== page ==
“The Ingrams are very much to be credited for helping us get this show on the road,” said LaForge. “We also owe a great debt of gratitude to the Mondy family for assisting with the setup.”

Among others making contributions were radio station owner Larry Fuss, and alumnus Lee Baker ’89 and his wife Susie of Morse Communications.

While station programming has not been finalized, LaForge said it will provide a number of distinctive opportunities on campus. The Office of Communications and Marketing will be able to utilize the air space, as well as Delta State’s unique Delta Music Institute program.

Other areas that may be incorporated include news, weather, university calendar and information, athletics, live music and performance, and potentially music recitals occurring on campus.

A lot of this will be discussed and planned through a committee,” said LaForge. “In time, we will lay out an underwriting fundraising plan to support the station long term. The concept certainly supports things we’re doing at Delta State, like being the academic center of the blues.

“The station gives us a little pizzazz as a university and a community. Now we’ll have new opportunities to keep our constituencies apprised of events and activities. It will also give some of our students a chance to participate in the broadcast end of it. This will certainly be a nice addition to Delta State’s focus on music and culture.”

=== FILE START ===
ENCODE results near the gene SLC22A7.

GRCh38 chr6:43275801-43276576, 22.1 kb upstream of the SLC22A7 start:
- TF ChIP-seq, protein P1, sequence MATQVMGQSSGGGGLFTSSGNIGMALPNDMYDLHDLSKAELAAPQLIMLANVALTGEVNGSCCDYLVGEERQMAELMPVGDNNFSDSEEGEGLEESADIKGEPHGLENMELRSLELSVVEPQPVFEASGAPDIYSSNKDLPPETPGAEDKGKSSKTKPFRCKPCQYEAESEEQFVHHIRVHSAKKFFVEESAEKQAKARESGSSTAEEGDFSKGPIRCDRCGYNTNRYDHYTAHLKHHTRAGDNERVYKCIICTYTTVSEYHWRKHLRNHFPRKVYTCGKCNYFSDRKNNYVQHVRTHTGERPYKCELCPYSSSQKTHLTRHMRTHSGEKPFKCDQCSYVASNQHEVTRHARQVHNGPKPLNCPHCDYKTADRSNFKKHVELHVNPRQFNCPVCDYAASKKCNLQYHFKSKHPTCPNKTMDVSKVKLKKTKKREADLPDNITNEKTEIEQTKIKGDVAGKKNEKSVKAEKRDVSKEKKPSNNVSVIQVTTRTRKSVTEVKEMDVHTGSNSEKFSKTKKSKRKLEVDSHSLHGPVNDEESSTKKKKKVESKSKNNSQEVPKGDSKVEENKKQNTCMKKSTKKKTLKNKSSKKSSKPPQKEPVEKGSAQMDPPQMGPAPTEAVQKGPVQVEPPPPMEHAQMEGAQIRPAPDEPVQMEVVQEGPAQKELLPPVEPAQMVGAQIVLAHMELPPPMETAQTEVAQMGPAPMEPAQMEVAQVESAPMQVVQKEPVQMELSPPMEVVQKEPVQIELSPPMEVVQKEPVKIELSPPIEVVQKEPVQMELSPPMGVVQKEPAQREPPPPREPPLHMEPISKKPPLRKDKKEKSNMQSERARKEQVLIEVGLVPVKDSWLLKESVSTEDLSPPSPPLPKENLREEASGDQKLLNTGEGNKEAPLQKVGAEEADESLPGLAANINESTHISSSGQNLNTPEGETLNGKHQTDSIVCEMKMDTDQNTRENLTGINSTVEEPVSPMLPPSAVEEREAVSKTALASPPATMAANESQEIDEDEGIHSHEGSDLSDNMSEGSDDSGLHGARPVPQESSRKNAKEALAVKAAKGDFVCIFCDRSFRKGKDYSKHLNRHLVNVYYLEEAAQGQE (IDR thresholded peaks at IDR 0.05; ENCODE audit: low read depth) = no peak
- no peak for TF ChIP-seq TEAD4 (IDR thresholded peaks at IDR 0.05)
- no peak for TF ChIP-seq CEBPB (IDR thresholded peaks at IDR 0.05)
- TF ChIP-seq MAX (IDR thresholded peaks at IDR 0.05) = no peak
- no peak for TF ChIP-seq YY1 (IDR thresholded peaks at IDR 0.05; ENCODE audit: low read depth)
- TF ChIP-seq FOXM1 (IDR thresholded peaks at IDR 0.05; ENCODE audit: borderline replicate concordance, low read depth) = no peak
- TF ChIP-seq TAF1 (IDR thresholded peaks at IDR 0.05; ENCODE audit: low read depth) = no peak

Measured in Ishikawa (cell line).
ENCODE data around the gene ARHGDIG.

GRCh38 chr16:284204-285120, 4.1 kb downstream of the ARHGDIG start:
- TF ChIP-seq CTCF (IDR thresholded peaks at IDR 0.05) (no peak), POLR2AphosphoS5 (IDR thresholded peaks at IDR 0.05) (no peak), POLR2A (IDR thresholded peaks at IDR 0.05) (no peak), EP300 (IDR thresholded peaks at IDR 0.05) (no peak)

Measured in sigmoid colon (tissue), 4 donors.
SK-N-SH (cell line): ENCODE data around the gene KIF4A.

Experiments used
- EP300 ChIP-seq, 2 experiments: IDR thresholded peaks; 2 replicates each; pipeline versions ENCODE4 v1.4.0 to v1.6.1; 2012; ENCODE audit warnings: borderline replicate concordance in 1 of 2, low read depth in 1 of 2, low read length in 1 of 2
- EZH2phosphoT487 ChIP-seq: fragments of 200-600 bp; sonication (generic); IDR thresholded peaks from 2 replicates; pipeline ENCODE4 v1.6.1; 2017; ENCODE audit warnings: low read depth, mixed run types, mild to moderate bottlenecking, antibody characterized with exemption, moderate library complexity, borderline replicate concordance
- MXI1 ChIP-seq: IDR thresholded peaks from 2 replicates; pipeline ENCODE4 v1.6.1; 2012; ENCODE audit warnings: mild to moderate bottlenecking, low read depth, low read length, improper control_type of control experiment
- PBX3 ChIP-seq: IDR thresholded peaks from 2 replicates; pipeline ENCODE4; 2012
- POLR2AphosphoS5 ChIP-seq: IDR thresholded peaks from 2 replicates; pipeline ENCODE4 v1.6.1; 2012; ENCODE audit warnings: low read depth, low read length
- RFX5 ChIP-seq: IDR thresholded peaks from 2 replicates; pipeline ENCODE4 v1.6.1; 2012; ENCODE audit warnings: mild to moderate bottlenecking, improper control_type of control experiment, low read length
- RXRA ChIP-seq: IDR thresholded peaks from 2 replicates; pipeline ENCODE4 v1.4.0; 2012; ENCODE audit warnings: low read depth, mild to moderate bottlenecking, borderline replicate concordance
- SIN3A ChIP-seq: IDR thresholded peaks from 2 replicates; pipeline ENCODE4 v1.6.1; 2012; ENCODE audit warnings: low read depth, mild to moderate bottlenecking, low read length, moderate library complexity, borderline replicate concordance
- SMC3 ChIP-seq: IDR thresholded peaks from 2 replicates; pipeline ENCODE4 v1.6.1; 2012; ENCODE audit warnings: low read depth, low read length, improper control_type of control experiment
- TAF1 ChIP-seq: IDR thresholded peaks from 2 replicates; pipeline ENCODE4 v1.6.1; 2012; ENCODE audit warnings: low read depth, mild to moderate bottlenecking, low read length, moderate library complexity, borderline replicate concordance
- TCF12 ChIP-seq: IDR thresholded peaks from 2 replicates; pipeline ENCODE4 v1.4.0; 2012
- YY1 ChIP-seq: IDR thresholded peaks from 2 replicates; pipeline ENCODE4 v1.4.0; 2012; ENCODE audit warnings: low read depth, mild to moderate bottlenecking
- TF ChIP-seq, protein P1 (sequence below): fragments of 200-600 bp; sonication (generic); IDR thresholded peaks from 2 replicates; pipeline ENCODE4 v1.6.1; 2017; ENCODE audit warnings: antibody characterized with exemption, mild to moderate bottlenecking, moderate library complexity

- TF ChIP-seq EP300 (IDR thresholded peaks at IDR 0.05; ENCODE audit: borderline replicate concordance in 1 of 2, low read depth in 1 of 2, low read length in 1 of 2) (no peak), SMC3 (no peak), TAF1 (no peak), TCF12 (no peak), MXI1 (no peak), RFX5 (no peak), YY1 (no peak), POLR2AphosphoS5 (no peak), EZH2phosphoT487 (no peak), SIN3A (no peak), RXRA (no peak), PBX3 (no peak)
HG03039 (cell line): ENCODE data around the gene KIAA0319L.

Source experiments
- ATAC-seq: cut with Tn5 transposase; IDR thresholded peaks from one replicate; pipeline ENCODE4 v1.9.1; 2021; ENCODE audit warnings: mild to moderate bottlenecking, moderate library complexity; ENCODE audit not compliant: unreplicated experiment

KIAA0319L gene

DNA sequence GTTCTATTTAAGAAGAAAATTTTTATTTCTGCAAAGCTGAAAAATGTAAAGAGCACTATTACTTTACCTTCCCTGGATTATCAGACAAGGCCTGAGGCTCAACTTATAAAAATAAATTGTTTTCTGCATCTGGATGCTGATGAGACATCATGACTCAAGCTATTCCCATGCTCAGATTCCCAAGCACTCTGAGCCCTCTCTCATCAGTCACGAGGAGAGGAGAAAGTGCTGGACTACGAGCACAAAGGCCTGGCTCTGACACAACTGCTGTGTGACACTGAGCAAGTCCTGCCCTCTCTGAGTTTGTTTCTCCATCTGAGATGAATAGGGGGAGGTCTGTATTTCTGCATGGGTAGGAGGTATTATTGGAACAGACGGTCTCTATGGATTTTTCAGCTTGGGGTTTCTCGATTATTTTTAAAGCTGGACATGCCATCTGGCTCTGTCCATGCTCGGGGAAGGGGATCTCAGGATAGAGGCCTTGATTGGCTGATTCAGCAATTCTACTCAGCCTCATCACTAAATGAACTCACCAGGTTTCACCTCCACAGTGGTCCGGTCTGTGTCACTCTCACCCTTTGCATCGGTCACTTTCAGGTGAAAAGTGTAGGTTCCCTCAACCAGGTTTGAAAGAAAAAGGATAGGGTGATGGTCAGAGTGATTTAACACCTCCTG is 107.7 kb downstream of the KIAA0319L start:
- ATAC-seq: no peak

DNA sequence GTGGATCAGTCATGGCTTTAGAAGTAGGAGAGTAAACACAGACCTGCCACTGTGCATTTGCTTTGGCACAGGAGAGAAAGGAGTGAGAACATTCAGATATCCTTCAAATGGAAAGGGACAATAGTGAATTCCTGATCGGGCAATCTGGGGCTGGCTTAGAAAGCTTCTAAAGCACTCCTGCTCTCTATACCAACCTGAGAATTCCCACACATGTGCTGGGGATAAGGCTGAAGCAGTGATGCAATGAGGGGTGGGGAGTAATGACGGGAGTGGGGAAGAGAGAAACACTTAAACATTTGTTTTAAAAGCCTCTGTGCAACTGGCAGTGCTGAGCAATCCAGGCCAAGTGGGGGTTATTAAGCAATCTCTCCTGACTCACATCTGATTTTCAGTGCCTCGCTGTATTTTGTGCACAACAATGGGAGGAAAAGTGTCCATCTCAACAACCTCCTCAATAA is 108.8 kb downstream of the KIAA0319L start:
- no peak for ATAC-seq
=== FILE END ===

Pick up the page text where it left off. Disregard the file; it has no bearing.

Follow all upcoming station updates at www.deltastate.edu.

Musician Steve Azar, James Ceranti Motors and the St. Cecilia Foundation recently teamed up to donate a vehicle to the Delta Music Institute. Pictured are: (left to right): Steve Azar, Tricia Walker, James Ceranti, Vickie Jackson, Katt Grant and Travis Calvin.

Supporters donate car to DMI Mobile Lab program

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James Ceranti Motors, country music star Steve Azar, and Azar’s St. Cecilia Foundation of Greenville, Miss. recently gifted the Delta Music Institute Entertainment Industry Studies program at Delta State University with a vehicle to support the DMI Mobile Lab and the DMI “Healing With A Groove” outreach programs.

“Ever since moving back home to the Delta and becoming an artist-in-residence at the Delta Music Institute, I have been fortunate enough and blessed to be a small part of a team that truly inspires not only students attending Delta State University, but also school children throughout our Delta,” said Azar.

The mission of the Steve Azar St. Cecilia Foundation is to raise funds for charitable organizations, particularly in the Delta region, that aid sick, disadvantaged and abused children. The foundation also supports the promotion and growth of art and music programs within educational and cultural institutions. Since it’s inception, the foundation has disbursed more than $400,000 to many organizations.

“The DMI has a teaching roadshow like no other, and I strongly believe that if you’re going to go out and continue to spread the arts and technology to our kids, then you have to have a vehicle to get you there, literally,” added Azar. “So when I called my dear friend James Ceranti and told him what was needed, he didn’t even blink — he just said let’s do this. So between my foundation and his dealerships, we were able and more than happy to help.”